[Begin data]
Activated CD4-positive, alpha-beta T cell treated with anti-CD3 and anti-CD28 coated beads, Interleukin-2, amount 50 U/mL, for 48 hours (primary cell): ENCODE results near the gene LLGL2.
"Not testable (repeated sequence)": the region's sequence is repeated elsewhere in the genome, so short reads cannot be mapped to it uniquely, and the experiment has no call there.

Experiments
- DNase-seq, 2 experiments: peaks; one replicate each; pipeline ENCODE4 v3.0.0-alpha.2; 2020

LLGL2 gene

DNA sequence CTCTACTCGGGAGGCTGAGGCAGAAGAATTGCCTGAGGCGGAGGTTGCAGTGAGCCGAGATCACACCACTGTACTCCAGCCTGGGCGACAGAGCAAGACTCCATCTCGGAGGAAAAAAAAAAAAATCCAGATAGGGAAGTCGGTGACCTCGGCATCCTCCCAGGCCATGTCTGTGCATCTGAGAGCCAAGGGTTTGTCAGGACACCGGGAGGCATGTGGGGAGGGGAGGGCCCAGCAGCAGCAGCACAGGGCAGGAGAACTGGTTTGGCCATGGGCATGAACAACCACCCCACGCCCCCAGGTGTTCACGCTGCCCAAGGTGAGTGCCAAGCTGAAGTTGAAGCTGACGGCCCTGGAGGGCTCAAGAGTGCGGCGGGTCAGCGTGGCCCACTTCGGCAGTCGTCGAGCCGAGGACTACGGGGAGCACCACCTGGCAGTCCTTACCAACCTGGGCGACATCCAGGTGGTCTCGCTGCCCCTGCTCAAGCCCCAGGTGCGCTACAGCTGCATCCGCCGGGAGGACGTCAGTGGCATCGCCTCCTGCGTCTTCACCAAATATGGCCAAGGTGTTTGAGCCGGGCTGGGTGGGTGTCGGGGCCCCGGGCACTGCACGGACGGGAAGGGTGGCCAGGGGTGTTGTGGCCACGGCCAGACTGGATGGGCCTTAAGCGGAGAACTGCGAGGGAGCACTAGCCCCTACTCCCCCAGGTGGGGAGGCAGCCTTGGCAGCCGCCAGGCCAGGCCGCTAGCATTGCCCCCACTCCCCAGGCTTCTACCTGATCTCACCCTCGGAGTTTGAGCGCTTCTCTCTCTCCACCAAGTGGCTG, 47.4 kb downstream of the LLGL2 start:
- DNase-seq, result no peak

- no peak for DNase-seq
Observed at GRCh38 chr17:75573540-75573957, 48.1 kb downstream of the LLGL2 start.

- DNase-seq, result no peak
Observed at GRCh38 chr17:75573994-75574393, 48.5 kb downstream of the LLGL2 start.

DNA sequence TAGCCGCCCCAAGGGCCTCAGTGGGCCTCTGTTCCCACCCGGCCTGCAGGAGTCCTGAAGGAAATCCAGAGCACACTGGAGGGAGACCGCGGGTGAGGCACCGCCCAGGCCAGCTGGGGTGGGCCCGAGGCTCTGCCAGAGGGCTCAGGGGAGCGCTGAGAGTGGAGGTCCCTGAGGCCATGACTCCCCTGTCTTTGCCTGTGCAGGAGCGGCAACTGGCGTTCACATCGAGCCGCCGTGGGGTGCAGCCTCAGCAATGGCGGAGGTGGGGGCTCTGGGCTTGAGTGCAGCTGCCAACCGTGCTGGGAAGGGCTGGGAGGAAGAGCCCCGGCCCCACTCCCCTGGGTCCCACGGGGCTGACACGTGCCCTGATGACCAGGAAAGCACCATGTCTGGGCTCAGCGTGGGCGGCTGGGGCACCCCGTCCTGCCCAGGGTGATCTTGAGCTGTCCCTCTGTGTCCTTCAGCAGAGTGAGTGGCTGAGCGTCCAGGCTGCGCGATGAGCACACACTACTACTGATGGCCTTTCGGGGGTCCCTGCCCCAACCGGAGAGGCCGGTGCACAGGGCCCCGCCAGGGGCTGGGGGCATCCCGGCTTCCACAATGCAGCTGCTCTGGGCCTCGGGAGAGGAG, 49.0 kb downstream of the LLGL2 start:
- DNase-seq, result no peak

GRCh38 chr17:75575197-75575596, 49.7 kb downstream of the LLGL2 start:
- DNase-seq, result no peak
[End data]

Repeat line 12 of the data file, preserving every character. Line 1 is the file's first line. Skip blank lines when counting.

DNA sequence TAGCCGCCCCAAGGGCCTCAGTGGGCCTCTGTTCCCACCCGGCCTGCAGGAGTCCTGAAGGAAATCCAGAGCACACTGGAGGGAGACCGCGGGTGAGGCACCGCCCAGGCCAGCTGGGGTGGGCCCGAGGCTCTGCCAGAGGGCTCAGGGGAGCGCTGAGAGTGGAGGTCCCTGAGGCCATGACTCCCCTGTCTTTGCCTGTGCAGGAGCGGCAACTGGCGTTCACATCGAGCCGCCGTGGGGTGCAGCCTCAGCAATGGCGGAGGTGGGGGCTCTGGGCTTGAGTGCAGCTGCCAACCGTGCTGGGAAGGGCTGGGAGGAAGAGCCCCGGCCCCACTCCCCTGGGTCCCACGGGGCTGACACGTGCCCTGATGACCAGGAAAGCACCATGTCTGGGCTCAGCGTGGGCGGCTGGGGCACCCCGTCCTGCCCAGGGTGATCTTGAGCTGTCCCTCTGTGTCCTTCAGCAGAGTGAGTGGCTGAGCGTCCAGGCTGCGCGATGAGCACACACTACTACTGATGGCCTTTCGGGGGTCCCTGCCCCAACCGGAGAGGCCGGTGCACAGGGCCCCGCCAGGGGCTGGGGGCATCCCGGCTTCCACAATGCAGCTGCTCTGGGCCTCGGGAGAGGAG, 49.0 kb downstream of the LLGL2 start: